Tropical Fish Keeping - Aquarium fish care and resources

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-   -   Is flow rate too high? (http://www.tropicalfishkeeping.com/beginner-freshwater-aquarium/flow-rate-too-high-70245/)

yodapoolman 05-12-2011 12:26 AM

Is flow rate too high?
 
Hey all,

I just upgraded filters for my 56g column from 2 fluval U2 to a Fluval 305 canister. I'm wondering if the flow rate is too high or if there's an "optimal" flow rate? The box says 260 GPH (185 GPH filter circulation). Above the outtake, sometimes I'll notice a little water funnel here and there. I have a few stem plants that move a little bit and even though the outflow is towards the top, I've noticed some of my fish staying at the bottom on that side seemingly fighting the current (unless they actually LIKE doing that). There's an adjuster for the filter, but it says not to go below 50%.

The reason I bring this up is because I notice the food moves around a lot more than with the 2 U2s. Granted, the two were submerged quite a bit down the tank, so there didn't seem to be a lot of top current.

As a side question with regards to feeding, should I just unplug the filter so there's no water movement when I feed? I saw on Youtube (I think) about pre-soaking the flake food in a cup and then slowly pouring it in a little at a time. Any thoughts on this? There's still a lot of current moving that food that's now starting to sink faster due to pre-soaking.

I know I got a bit "rambly" (I tend to do that lol). I appreciate the help! Tank specs are fairly up to date.

Byron 05-12-2011 11:11 AM

I'm not familiar with the Fluval canister, so can you tell me if the outflow is a spigot (a single tube opening) or is there a spray bar or some other sort of diffuser that can be attached?

The fish mentioned in your tank data don't need strong currents, but mild ones won't hurt them. Your plants will do better with less rather than more water movement, so it should be possible to find the right flow.

Fish frequently "stand" in filter flows because by nature they will swim upstream against the current to avoid being swept away, plus they expect food to be floating downstream. However, unless they are fast-water fish, they must be able to escape the flow to rest, otherwise they will be continually fighting a current and that frankly wears them out.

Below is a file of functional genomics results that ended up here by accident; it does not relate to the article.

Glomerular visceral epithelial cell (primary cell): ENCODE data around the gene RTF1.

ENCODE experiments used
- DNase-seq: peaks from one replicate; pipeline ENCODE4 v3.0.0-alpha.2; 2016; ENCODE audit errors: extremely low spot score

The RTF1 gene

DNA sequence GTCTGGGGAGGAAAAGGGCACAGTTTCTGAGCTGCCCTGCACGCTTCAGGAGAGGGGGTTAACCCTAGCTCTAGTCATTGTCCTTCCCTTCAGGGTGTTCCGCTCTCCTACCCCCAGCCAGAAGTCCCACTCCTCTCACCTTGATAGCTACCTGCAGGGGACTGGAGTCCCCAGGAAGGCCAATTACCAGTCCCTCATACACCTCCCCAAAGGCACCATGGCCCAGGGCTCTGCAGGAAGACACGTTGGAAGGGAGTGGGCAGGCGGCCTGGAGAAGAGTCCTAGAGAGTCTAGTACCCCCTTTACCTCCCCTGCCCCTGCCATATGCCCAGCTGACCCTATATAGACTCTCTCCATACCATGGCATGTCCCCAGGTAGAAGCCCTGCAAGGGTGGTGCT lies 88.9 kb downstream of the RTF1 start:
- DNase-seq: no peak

Byron.

SinCrisis 05-12-2011 11:14 AM

Im running a Fluval 305 on my 46g tank. If your worried about currents, Fluval sells a spray bar that can spread out the return current. It reduces GPH but it will still be enough GPH for your tank.

AbbeysDad 05-12-2011 11:35 AM

You can cut back the flow. This notion that we need 5-6 times the tank size in gph is just wrong. We need to filter better, not more water faster.
They don't want you to go below 50% because you're restricting flow and causing back pressure which is harder on the motor. However, depending on how you've setup the filter media, you can easily cut the flow in half. I have an AquaClear 70 on my 60g at it's lowest (100gph) flow rate and the water is crystal clear.
You might also opt for the spray wand, or reposition the outlet stream and there's nothing wrong with stopping filters when feeding.

yodapoolman 05-12-2011 09:26 PM

Here's a link to their site which shows the dvd video about set up. It has a flow control "lever" that, when fully raised, stops the flow completely, but doesn't drain it so you don't have to "prime" it if you perform maintenance. I could probably raise the lever to restrict it a little bit, but I don't want to put too much strain on it.

Fluval 05 Series (105, 205, 305, 405) Canister Filter Pictures, Video, Information | FLUVAL: The Official Blog from Hagen

SinCrisis 05-12-2011 10:48 PM

that thing must be one of my favorite features of the fluval, makes cleaning so easy, just turn it up, unplug the filter, detach, clean, replace and push the lever down and it just goes. Also great for draining tanks, i used to use it to do water changes, just sucks water out into my bucket and pushing the lever up just stops the flow while you pour out the water.


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